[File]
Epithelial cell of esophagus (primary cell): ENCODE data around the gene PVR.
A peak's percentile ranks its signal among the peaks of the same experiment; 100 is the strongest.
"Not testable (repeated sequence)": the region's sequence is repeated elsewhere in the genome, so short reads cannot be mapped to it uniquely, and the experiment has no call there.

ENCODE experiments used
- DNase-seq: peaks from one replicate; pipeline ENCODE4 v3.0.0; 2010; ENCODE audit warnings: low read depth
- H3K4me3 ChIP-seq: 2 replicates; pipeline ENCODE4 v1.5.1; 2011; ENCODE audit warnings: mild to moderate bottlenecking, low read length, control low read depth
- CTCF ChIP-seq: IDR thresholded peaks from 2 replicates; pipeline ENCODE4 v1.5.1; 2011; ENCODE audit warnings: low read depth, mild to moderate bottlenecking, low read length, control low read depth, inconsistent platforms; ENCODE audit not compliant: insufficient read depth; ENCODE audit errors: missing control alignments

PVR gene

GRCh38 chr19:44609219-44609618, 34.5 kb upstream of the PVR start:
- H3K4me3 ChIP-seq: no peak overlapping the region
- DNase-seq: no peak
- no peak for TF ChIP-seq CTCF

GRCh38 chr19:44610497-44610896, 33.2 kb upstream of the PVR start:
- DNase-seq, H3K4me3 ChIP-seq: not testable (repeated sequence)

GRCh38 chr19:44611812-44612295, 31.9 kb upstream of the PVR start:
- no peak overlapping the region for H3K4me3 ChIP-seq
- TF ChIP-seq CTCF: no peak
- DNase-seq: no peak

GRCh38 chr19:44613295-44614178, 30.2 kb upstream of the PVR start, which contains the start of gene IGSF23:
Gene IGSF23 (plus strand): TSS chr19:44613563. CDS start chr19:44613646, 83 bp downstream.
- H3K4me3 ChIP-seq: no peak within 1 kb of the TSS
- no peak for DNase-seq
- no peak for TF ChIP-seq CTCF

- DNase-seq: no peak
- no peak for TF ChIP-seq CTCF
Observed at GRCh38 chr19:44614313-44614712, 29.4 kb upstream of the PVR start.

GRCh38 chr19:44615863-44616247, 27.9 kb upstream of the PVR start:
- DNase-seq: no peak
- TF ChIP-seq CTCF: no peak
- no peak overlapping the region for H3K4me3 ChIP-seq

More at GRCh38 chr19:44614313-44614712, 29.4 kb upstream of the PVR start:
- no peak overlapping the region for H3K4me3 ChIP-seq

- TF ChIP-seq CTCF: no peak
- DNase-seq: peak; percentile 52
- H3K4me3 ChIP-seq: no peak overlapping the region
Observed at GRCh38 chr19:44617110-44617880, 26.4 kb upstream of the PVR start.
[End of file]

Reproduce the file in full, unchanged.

Epithelial cell of esophagus (primary cell): ENCODE data around the gene PVR.
A peak's percentile ranks its signal among the peaks of the same experiment; 100 is the strongest.
"Not testable (repeated sequence)": the region's sequence is repeated elsewhere in the genome, so short reads cannot be mapped to it uniquely, and the experiment has no call there.

ENCODE experiments used
- DNase-seq: peaks from one replicate; pipeline ENCODE4 v3.0.0; 2010; ENCODE audit warnings: low read depth
- H3K4me3 ChIP-seq: 2 replicates; pipeline ENCODE4 v1.5.1; 2011; ENCODE audit warnings: mild to moderate bottlenecking, low read length, control low read depth
- CTCF ChIP-seq: IDR thresholded peaks from 2 replicates; pipeline ENCODE4 v1.5.1; 2011; ENCODE audit warnings: low read depth, mild to moderate bottlenecking, low read length, control low read depth, inconsistent platforms; ENCODE audit not compliant: insufficient read depth; ENCODE audit errors: missing control alignments

PVR gene

GRCh38 chr19:44609219-44609618, 34.5 kb upstream of the PVR start:
- H3K4me3 ChIP-seq: no peak overlapping the region
- DNase-seq: no peak
- no peak for TF ChIP-seq CTCF

GRCh38 chr19:44610497-44610896, 33.2 kb upstream of the PVR start:
- DNase-seq, H3K4me3 ChIP-seq: not testable (repeated sequence)

GRCh38 chr19:44611812-44612295, 31.9 kb upstream of the PVR start:
- no peak overlapping the region for H3K4me3 ChIP-seq
- TF ChIP-seq CTCF: no peak
- DNase-seq: no peak

GRCh38 chr19:44613295-44614178, 30.2 kb upstream of the PVR start, which contains the start of gene IGSF23:
Gene IGSF23 (plus strand): TSS chr19:44613563. CDS start chr19:44613646, 83 bp downstream.
- H3K4me3 ChIP-seq: no peak within 1 kb of the TSS
- no peak for DNase-seq
- no peak for TF ChIP-seq CTCF

- DNase-seq: no peak
- no peak for TF ChIP-seq CTCF
Observed at GRCh38 chr19:44614313-44614712, 29.4 kb upstream of the PVR start.

GRCh38 chr19:44615863-44616247, 27.9 kb upstream of the PVR start:
- DNase-seq: no peak
- TF ChIP-seq CTCF: no peak
- no peak overlapping the region for H3K4me3 ChIP-seq

More at GRCh38 chr19:44614313-44614712, 29.4 kb upstream of the PVR start:
- no peak overlapping the region for H3K4me3 ChIP-seq

- TF ChIP-seq CTCF: no peak
- DNase-seq: peak; percentile 52
- H3K4me3 ChIP-seq: no peak overlapping the region
Observed at GRCh38 chr19:44617110-44617880, 26.4 kb upstream of the PVR start.